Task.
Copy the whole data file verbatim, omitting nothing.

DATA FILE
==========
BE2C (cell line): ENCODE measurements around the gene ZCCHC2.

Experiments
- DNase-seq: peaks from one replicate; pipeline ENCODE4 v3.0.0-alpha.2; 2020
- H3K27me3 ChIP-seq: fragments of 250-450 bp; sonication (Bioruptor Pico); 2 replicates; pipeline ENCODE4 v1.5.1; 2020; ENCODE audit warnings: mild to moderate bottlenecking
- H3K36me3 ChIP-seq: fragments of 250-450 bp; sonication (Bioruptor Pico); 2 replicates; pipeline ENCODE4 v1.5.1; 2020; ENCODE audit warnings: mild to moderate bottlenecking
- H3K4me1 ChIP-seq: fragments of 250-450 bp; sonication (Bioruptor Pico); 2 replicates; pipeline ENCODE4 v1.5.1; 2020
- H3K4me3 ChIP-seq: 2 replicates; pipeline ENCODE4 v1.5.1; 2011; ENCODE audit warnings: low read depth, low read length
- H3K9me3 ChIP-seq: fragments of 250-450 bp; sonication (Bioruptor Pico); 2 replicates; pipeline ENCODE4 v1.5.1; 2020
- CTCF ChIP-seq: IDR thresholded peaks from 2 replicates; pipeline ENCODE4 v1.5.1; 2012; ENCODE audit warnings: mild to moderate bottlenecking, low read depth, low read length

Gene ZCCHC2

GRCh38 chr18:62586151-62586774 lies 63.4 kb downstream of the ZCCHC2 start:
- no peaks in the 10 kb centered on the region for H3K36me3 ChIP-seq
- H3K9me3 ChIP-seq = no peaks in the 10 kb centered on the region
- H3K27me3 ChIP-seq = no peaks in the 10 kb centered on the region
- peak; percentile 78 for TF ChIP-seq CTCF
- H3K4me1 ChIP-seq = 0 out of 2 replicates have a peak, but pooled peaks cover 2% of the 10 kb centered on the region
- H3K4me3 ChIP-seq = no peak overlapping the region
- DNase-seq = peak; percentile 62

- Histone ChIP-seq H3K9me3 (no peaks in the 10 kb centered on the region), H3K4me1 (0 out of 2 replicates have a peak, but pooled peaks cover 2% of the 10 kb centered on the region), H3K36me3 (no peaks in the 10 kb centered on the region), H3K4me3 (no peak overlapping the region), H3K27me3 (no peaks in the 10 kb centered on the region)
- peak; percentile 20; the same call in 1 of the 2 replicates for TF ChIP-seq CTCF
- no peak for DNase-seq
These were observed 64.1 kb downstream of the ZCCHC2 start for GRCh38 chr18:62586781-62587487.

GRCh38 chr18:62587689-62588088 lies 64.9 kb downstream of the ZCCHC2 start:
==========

BE2C (cell line): ENCODE measurements around the gene ZCCHC2.

Experiments
- DNase-seq: peaks from one replicate; pipeline ENCODE4 v3.0.0-alpha.2; 2020
- H3K27me3 ChIP-seq: fragments of 250-450 bp; sonication (Bioruptor Pico); 2 replicates; pipeline ENCODE4 v1.5.1; 2020; ENCODE audit warnings: mild to moderate bottlenecking
- H3K36me3 ChIP-seq: fragments of 250-450 bp; sonication (Bioruptor Pico); 2 replicates; pipeline ENCODE4 v1.5.1; 2020; ENCODE audit warnings: mild to moderate bottlenecking
- H3K4me1 ChIP-seq: fragments of 250-450 bp; sonication (Bioruptor Pico); 2 replicates; pipeline ENCODE4 v1.5.1; 2020
- H3K4me3 ChIP-seq: 2 replicates; pipeline ENCODE4 v1.5.1; 2011; ENCODE audit warnings: low read depth, low read length
- H3K9me3 ChIP-seq: fragments of 250-450 bp; sonication (Bioruptor Pico); 2 replicates; pipeline ENCODE4 v1.5.1; 2020
- CTCF ChIP-seq: IDR thresholded peaks from 2 replicates; pipeline ENCODE4 v1.5.1; 2012; ENCODE audit warnings: mild to moderate bottlenecking, low read depth, low read length

Gene ZCCHC2

GRCh38 chr18:62586151-62586774 lies 63.4 kb downstream of the ZCCHC2 start:
- no peaks in the 10 kb centered on the region for H3K36me3 ChIP-seq
- H3K9me3 ChIP-seq = no peaks in the 10 kb centered on the region
- H3K27me3 ChIP-seq = no peaks in the 10 kb centered on the region
- peak; percentile 78 for TF ChIP-seq CTCF
- H3K4me1 ChIP-seq = 0 out of 2 replicates have a peak, but pooled peaks cover 2% of the 10 kb centered on the region
- H3K4me3 ChIP-seq = no peak overlapping the region
- DNase-seq = peak; percentile 62

- Histone ChIP-seq H3K9me3 (no peaks in the 10 kb centered on the region), H3K4me1 (0 out of 2 replicates have a peak, but pooled peaks cover 2% of the 10 kb centered on the region), H3K36me3 (no peaks in the 10 kb centered on the region), H3K4me3 (no peak overlapping the region), H3K27me3 (no peaks in the 10 kb centered on the region)
- peak; percentile 20; the same call in 1 of the 2 replicates for TF ChIP-seq CTCF
- no peak for DNase-seq
These were observed 64.1 kb downstream of the ZCCHC2 start for GRCh38 chr18:62586781-62587487.

GRCh38 chr18:62587689-62588088 lies 64.9 kb downstream of the ZCCHC2 start: